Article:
Indonesia’s National Agency for Disaster Management (BNPB) together with DMInnovation and the Humanitarian OpenStreetMap Team (HOT) Indonesia hosted a four-day mapathon and a series of training in the use of InaSAFE and OpenStreetMap on October 5-8, 2016, in the city of Manado. We aim to mobilize mappers to digitize as many data as possible in Manado, the host of Disaster Risk Reduction Week 2016, coinciding with the 29th ASEAN Committee Disaster Management (ACDM) and the 4th ASEAN Ministerial Meeting on Disaster Management (ADDM), and will officially be opened by Indonesia’s President Joko Widodo.
The 32 participants of the Manado Mapathon came from the Regional Agency for Disaster Management (BPBD) in the Province of Northern Sulawesi, City of Manado, Northern Minahasa, Southern Minahasa, Bitung and Sangihe as well as students and lecturers from Sam Ratulangi University and the State University of Manado. The mapathon was also among the first series of trainings specifically designed for the 136 priority economic-hubs in Indonesia as stipulated in the National Medium Term Plan (RPJMN) 2015-2019. BNPB initiated to complete the spatial data for these areas, in order to minimize the damage caused by unwanted events, such as disaster, that may incapacitate the overall economic growth of the region.
One of the biggest predicaments to a swift humanitarian response–and economic development in general–is the lack of spatial data. According to Ir. Bernadus Wisnu Widjaja, M.Sc., BNPB’s Deputy I on Disaster Preparedness and Prevention, in his opening remarks, “spatial data is quintessential in helping policy makers to formulate, for instance, an accurate contingency planning in the event of disaster. When available, it can enable disaster managers in mapping out how to timely and efficiently dispatch live-saving resources and to allocate humanitarian aid; in the long term, the data can improve the overall city planning, including in mitigating and restoring from the damages”. “We can no longer use conventional means of decision making using merely memories and intuition, we need to make use of the development of technology and adapt accordingly,” said Wisnu.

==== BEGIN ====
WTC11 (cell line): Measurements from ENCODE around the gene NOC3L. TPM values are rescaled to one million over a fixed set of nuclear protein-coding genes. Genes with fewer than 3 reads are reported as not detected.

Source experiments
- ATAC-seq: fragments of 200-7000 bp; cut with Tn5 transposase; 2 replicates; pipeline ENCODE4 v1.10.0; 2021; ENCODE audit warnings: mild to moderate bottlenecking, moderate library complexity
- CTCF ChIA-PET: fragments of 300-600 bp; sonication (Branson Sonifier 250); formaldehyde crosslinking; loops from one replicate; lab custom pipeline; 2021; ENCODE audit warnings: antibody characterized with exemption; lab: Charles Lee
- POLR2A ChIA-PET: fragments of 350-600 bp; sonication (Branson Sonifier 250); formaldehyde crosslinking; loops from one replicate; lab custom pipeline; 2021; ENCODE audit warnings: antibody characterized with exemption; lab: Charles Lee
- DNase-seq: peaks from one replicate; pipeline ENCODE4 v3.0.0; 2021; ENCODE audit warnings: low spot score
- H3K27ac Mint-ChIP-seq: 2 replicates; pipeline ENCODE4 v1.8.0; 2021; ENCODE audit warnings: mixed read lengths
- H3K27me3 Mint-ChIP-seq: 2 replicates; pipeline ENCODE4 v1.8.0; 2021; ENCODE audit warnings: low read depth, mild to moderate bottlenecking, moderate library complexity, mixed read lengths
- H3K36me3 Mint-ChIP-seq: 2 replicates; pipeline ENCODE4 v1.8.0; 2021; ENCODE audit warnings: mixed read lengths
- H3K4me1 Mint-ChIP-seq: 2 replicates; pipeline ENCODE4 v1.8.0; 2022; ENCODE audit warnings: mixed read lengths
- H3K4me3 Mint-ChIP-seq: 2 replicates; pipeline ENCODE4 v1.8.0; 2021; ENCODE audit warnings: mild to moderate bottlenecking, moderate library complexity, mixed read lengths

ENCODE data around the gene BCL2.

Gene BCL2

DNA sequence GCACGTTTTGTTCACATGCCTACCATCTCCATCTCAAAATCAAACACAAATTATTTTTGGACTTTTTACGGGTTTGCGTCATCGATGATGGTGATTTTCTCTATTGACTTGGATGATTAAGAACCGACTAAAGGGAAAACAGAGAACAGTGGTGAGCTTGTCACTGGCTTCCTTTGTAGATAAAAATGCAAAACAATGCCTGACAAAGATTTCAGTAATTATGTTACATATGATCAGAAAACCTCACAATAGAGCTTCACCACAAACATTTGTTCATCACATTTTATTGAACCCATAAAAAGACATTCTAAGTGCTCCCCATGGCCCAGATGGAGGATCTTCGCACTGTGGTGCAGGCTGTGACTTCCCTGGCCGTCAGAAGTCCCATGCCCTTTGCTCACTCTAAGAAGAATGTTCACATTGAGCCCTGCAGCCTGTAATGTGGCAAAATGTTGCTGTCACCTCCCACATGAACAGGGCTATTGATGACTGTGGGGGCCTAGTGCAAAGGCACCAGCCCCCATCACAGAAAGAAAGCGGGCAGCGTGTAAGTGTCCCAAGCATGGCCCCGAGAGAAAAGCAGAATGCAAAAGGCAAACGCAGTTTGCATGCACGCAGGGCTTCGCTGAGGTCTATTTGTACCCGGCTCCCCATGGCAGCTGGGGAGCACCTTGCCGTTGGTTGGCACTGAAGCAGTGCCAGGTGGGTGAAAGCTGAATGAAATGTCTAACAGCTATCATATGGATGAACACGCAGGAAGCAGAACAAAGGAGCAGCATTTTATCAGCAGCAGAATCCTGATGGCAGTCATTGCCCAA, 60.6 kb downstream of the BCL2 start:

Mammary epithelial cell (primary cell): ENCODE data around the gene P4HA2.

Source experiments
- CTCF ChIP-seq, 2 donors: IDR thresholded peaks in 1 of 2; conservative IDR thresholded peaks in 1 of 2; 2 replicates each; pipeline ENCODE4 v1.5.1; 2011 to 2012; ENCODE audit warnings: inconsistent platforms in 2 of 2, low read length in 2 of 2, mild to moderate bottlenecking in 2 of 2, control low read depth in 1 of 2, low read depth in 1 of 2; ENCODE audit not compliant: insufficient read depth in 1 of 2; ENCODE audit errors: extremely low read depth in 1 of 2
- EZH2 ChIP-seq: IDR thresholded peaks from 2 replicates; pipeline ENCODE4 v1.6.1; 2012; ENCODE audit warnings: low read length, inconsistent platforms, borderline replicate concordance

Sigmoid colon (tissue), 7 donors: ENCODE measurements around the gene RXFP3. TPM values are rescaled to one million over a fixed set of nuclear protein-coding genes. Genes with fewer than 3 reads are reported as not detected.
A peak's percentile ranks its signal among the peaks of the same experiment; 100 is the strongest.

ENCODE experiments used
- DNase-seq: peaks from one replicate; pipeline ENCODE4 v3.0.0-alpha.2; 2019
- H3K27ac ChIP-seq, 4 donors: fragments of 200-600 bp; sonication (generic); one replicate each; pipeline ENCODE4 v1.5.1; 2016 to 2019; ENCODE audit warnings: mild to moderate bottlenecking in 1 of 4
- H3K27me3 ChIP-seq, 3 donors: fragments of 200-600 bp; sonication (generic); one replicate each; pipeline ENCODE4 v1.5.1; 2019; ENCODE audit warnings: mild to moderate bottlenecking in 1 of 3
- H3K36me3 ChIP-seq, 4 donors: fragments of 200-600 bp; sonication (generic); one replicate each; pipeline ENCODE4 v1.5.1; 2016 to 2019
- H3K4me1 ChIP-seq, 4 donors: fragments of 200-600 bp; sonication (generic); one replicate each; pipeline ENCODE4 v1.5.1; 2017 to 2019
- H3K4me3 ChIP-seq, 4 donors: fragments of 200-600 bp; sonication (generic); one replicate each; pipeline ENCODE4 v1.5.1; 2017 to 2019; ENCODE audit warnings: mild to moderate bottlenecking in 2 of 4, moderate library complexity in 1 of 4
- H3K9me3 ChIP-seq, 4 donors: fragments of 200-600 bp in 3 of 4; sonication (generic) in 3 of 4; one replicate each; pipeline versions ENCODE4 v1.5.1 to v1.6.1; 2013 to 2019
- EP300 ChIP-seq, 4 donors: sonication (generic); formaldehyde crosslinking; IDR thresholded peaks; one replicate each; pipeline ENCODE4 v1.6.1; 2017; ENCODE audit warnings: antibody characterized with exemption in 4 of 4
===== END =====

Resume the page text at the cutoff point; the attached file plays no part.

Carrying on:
While efforts to collect spatial data is not technically cumbersome, it needs time and sizable human resources to carry through. Mapathon is an event often used to gather, engage and mobilize mappers to collect and validate spatial data. It is one of the fastest ways to get people together to map and collect data of interests, including buildings, roads and POI.
The result of Manado Mapathon was impressive. In three days, over 335,000 edits were made and over 60,200 buildings and roads were added to the map. The following are the top three mappers of Manado Mapathon:
We would like to extend our heartiest congratulations to the three winners and all the volunteers for their effort and enthusiasm in completing Manado’s spatial data necessary for the city’s planning on humanitarian response. The three winners will be contacted to receive a token of appreciation during a morning flag ceremony at 07.00 WITA, Thursday, October 13, 2016, in KONI (Komisi Olahraga Nasional Indonesia), Jl. Jendral Ahmad Yani, Sario Utara, Manado. The certificate of training can also be retrieved at this ceremony. All Manado Mapathon participants are kindly requested to attend.
Please check on the following for some of the photo documentation and below for a short video clip.